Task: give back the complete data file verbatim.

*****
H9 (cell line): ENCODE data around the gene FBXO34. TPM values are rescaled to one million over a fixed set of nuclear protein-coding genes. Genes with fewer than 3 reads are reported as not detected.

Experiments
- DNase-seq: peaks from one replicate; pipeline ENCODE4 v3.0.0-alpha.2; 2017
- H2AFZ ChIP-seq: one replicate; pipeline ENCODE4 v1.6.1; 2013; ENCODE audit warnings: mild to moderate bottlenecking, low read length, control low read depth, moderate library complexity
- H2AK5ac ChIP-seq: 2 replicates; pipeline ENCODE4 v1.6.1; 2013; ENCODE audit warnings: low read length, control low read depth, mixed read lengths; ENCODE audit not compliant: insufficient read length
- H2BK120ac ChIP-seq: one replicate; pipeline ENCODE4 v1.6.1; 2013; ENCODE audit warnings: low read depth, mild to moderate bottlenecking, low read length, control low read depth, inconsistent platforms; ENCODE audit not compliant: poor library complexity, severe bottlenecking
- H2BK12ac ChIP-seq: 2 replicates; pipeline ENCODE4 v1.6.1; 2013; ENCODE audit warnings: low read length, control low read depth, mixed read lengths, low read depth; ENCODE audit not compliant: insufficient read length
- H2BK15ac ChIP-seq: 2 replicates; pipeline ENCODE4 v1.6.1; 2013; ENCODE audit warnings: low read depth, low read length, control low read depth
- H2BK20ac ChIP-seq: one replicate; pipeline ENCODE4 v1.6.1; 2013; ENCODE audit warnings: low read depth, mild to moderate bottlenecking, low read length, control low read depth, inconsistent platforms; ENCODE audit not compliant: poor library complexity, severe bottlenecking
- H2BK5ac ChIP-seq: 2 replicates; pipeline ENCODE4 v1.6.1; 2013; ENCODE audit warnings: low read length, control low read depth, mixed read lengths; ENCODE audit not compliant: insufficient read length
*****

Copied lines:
H9 (cell line): ENCODE data around the gene FBXO34. TPM values are rescaled to one million over a fixed set of nuclear protein-coding genes. Genes with fewer than 3 reads are reported as not detected.

Experiments
- DNase-seq: peaks from one replicate; pipeline ENCODE4 v3.0.0-alpha.2; 2017
- H2AFZ ChIP-seq: one replicate; pipeline ENCODE4 v1.6.1; 2013; ENCODE audit warnings: mild to moderate bottlenecking, low read length, control low read depth, moderate library complexity
- H2AK5ac ChIP-seq: 2 replicates; pipeline ENCODE4 v1.6.1; 2013; ENCODE audit warnings: low read length, control low read depth, mixed read lengths; ENCODE audit not compliant: insufficient read length
- H2BK120ac ChIP-seq: one replicate; pipeline ENCODE4 v1.6.1; 2013; ENCODE audit warnings: low read depth, mild to moderate bottlenecking, low read length, control low read depth, inconsistent platforms; ENCODE audit not compliant: poor library complexity, severe bottlenecking
- H2BK12ac ChIP-seq: 2 replicates; pipeline ENCODE4 v1.6.1; 2013; ENCODE audit warnings: low read length, control low read depth, mixed read lengths, low read depth; ENCODE audit not compliant: insufficient read length
- H2BK15ac ChIP-seq: 2 replicates; pipeline ENCODE4 v1.6.1; 2013; ENCODE audit warnings: low read depth, low read length, control low read depth
- H2BK20ac ChIP-seq: one replicate; pipeline ENCODE4 v1.6.1; 2013; ENCODE audit warnings: low read depth, mild to moderate bottlenecking, low read length, control low read depth, inconsistent platforms; ENCODE audit not compliant: poor library complexity, severe bottlenecking
- H2BK5ac ChIP-seq: 2 replicates; pipeline ENCODE4 v1.6.1; 2013; ENCODE audit warnings: low read length, control low read depth, mixed read lengths; ENCODE audit not compliant: insufficient read length